The cyclists riding through Paris along the rue de Rivoli.
Maps courtesy of www.letour.fr.
The French are not known for their patience. They have a casual, challenging attitude towards lines, they push onto the Métro while passengers are struggling to exit, they squeeze into impossibly small spaces at the market to place their orders first. So, each year on a Sunday in late July, it is surprising to see the crowds of people collected along the streets of central Paris, prepared to wait hours for the arrival & finish of the Tour de France.
Fourteen years ago this coming weekend, my family made up a small part of that waiting mob. My mother and I somehow convinced my dad that watching the Tour de France come through the city would be a great way to spend several hours of our limited time in Paris. So, after an early picnic lunch in the Tuileries, we made our way toward the Place de la Concorde and an empty spot along a stone wall on the rue de Rivoli. Where we waited. And waited. And kept waiting. Finally, just after 4:30pm and following a caravan of Fiats advertising everything from Bonduelle canned vegetables to Compaq computers, the riders came flying past.
What makes the wait seem so crazy is how fast the cyclists go by – around 30mph (48kph). It’s over in 30 seconds at most, as my mom so pointedly noted in the journal we kept during the trip. However, we were pleasantly surprised to hear our neighbors along the stone wall say something about “huit fois” (eight times). So, we decided to sit and wait some more, and were rewarded with 7 victory laps. We were able to pick out a young American we’d heard about – Lance Armstrong. We could also find Spaniard Miguel Indurain, wearing the leader’s maillot jaune and about to win his record breaking 5th consecutive Tour.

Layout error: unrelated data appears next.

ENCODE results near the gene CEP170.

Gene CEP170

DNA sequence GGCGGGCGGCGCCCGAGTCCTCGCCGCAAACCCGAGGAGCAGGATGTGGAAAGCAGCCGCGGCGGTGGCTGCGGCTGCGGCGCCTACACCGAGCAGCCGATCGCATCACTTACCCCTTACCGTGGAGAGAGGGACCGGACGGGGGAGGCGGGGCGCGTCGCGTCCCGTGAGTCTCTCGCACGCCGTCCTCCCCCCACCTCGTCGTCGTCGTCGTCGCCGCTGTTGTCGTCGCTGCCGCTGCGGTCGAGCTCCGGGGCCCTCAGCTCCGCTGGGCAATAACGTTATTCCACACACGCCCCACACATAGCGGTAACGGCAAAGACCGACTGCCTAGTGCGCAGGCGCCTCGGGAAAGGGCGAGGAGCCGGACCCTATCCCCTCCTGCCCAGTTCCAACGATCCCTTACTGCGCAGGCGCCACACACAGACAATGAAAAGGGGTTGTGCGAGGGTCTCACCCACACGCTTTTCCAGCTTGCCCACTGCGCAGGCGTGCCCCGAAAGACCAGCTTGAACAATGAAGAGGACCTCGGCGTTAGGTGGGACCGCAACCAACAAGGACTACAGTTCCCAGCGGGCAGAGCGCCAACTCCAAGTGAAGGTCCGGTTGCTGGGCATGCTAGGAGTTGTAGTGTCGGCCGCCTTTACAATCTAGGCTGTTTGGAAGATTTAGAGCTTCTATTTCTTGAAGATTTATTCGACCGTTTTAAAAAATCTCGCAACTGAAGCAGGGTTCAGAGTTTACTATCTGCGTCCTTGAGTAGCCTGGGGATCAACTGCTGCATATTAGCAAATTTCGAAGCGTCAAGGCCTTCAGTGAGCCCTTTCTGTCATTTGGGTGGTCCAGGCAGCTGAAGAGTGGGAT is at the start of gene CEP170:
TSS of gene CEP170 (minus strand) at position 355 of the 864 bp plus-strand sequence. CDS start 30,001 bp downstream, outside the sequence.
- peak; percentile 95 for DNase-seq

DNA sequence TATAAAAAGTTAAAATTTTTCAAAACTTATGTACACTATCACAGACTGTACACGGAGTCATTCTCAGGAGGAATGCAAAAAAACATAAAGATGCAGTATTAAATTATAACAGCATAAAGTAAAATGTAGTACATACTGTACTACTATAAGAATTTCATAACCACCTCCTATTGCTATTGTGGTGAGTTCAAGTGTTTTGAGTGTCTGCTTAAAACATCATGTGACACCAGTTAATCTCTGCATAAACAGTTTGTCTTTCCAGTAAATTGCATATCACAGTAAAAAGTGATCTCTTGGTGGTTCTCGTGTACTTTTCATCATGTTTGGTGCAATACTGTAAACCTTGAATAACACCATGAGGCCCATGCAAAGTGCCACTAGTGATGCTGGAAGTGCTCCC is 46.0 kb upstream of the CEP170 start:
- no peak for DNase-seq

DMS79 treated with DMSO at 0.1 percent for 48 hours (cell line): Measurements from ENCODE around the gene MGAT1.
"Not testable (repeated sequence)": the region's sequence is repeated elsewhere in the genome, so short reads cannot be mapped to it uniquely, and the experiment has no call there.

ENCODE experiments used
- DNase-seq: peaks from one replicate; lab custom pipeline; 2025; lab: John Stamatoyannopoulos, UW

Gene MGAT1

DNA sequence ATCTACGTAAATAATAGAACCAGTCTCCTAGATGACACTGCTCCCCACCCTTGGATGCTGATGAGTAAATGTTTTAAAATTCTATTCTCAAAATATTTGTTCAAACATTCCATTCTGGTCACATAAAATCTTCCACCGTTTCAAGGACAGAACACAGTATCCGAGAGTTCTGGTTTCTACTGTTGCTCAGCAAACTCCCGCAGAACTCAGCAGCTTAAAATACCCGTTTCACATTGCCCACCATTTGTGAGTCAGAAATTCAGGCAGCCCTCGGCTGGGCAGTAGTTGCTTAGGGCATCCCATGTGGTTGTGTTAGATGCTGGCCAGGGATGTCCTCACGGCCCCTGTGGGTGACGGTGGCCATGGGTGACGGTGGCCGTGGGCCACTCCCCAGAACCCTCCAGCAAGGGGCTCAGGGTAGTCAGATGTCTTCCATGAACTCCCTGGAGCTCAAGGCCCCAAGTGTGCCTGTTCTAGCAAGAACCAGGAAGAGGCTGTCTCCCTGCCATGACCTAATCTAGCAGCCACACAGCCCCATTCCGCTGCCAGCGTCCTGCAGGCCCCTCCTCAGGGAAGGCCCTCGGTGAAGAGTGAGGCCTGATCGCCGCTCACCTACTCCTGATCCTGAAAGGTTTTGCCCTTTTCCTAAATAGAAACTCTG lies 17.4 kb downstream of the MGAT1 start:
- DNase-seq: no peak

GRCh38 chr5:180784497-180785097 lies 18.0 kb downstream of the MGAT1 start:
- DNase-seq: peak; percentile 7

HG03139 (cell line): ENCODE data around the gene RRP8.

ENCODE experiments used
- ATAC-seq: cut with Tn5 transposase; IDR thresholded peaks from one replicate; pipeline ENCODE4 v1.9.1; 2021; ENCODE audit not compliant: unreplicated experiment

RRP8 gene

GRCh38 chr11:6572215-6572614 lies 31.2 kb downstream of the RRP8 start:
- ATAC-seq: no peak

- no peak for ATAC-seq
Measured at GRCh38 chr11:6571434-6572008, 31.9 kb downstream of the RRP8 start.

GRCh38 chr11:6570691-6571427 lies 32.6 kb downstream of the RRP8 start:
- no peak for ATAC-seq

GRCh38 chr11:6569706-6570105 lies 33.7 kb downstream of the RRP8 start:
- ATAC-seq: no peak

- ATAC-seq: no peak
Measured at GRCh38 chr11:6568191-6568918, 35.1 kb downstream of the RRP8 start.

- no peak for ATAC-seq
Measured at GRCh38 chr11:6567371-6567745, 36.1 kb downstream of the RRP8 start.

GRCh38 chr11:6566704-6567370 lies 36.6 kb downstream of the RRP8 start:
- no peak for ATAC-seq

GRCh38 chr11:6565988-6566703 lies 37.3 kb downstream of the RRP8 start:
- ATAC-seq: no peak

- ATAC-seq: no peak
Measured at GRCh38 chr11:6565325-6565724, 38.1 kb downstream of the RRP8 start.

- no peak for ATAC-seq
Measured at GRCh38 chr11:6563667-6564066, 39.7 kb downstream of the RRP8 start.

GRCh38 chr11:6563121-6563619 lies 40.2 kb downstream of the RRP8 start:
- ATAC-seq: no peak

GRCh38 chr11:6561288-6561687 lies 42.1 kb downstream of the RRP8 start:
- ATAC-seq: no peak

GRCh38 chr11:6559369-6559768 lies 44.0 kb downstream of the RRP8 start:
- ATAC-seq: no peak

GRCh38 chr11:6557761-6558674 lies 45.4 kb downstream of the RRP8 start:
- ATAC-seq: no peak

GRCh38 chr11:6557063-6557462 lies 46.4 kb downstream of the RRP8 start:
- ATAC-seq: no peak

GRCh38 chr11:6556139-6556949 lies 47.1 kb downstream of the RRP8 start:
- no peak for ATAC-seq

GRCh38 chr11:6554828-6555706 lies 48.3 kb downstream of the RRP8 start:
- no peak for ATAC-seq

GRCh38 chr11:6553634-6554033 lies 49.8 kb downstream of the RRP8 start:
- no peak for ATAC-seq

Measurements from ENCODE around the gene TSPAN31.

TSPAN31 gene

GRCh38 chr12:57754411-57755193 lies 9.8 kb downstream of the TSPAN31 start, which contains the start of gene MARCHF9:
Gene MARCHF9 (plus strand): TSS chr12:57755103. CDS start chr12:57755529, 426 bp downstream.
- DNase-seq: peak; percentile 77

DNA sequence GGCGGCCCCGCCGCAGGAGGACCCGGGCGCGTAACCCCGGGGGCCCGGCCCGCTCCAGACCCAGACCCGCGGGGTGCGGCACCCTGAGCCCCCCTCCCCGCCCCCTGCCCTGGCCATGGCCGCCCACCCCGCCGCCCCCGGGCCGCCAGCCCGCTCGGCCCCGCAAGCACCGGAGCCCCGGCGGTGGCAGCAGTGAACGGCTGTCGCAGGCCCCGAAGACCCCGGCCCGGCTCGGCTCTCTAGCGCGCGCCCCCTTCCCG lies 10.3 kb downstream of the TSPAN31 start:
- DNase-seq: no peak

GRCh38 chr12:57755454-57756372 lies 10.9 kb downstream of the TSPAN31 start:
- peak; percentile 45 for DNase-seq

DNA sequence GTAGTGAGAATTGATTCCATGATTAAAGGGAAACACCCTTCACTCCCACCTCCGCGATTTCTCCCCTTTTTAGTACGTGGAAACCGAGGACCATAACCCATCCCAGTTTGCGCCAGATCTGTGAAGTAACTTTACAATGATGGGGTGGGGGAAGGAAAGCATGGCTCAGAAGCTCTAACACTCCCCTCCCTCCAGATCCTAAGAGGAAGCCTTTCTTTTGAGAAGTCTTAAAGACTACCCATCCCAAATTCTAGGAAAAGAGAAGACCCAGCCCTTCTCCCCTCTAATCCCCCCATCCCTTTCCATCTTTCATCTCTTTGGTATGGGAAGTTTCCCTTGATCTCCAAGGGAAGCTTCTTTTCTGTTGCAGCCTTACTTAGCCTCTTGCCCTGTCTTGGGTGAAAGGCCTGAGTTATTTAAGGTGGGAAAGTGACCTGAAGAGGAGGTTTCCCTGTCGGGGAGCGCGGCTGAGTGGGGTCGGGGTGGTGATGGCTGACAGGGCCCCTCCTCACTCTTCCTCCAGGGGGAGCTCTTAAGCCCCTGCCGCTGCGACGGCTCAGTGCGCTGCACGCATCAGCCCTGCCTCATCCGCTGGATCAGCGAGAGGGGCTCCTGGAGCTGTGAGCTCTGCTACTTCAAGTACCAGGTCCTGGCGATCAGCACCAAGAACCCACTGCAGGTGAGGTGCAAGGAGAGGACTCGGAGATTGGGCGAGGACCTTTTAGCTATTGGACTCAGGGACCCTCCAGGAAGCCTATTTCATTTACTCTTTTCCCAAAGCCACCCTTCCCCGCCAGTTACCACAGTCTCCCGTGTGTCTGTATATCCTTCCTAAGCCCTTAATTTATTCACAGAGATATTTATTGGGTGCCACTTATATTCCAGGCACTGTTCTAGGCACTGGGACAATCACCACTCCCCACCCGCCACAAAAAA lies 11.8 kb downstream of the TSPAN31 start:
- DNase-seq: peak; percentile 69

This coming Sunday, July 26, the 96th Tour de France will come through Paris once again. The cyclists will leave from Montereau-Fault-Yonne and ride 164 km (102 m) before crossing the finish line on Paris’ famed Champs Elysées. It will be the last of 21 stages, for a total distance of 3500 km (2175 m) ridden over 23 days. The race will enter Paris from the East, going along the Quai François Mittérrand to the Quai des Grands Augustins & Quai de Conti, and then across the Seine to the Place de la Concorde before ascending the Champs Elysées to the finish. The riders will, as they did when we watched in 1995, do 8 laps before the Tour comes to a close. As of Stage 17, current leader Alberto Contador of Spain is expected to hold on for the title this Sunday.
It is a long day of waiting, and is definitely not for everyone. But to see the Tour de France cyclists reach the finish is memorable. A few tips for those who do decide to give it a try.
- Pick a spot and stick with it. Make friends with your neighbors! The Champs-Elysées is where you will find the most action, and is where they crown the victor; that said, we had a great view from where we stood along the rue de Rivoli and got to see all 8 victory laps.
- To get to the race route, you can take the Métro to any of the following stops: Concorde (Line 1, 8, 12); Champs-Elysées–Clemenceau (Line 1, 13); Franklin D. Roosevelt (Line 1, 9); George V (Line 1).
- Scout out a place where you know you will have access to a restroom! It was the case when we went that you could use the facilities at the Orangerie without having to pay entrance.
- Bring provisions & something to drink. I don’t recall there being many vendors around. We were fortunate enough to have brought fruit to munch on, a refreshing snack.
- If you like, take a walk past the winner’s embassy in the evening. They are often celebrating well into the night. Bars will also be quite lively.
For us it was, as cliché as it sounds, well worth the wait.
View toward the Place de la Concorde from our perch on a wall along the rue de Rivoli
A few links with relevant information…
Link to HiP’s Paris apartments, many of which are located near the Tour de France route through Paris: http://haveninparis.com/apartments/paris/.